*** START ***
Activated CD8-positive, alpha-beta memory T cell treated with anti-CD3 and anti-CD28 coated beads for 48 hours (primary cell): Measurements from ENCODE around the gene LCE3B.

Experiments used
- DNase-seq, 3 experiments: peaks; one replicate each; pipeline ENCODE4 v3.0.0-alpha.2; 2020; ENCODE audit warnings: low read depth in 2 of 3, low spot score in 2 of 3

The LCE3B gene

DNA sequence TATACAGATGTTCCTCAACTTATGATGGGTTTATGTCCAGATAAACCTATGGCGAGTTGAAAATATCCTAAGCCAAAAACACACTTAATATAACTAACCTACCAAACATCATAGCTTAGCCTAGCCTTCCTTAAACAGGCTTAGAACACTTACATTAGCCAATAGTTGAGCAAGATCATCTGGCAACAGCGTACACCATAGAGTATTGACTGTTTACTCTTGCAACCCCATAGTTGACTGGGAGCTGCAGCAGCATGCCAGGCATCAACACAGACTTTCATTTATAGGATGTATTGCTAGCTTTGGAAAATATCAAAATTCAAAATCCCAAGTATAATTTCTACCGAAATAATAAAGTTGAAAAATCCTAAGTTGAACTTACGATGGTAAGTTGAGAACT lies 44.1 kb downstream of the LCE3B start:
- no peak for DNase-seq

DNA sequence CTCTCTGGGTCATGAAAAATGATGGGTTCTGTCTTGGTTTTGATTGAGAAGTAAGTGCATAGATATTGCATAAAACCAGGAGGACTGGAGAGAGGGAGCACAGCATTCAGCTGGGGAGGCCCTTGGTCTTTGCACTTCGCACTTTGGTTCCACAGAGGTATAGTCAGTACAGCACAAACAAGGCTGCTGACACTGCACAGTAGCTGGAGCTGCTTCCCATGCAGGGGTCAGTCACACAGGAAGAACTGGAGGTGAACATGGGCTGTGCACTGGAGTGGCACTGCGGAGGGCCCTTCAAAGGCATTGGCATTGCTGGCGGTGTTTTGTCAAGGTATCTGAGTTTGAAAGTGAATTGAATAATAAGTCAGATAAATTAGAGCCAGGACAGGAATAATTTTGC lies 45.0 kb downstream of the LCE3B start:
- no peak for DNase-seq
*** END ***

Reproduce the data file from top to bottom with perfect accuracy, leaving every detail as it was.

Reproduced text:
Activated CD8-positive, alpha-beta memory T cell treated with anti-CD3 and anti-CD28 coated beads for 48 hours (primary cell): Measurements from ENCODE around the gene LCE3B.

Experiments used
- DNase-seq, 3 experiments: peaks; one replicate each; pipeline ENCODE4 v3.0.0-alpha.2; 2020; ENCODE audit warnings: low read depth in 2 of 3, low spot score in 2 of 3

The LCE3B gene

DNA sequence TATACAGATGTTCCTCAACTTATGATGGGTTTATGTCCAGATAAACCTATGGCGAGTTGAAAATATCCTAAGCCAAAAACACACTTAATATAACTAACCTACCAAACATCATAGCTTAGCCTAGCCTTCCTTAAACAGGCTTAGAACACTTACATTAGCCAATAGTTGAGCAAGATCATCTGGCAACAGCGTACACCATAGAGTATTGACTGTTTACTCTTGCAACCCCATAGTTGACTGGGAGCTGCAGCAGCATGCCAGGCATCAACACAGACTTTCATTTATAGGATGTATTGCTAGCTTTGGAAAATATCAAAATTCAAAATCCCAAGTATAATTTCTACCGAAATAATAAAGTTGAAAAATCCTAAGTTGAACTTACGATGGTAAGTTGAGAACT lies 44.1 kb downstream of the LCE3B start:
- no peak for DNase-seq

DNA sequence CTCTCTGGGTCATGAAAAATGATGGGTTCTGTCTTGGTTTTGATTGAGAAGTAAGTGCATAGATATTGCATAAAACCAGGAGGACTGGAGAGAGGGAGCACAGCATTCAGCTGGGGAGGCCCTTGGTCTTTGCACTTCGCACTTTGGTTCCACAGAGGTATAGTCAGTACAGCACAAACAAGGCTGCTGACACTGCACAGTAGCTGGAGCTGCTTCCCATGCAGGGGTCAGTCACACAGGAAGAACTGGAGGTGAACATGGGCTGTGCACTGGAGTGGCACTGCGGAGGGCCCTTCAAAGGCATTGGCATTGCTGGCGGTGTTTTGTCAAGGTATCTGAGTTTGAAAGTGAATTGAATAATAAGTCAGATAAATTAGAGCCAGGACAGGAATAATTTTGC lies 45.0 kb downstream of the LCE3B start:
- no peak for DNase-seq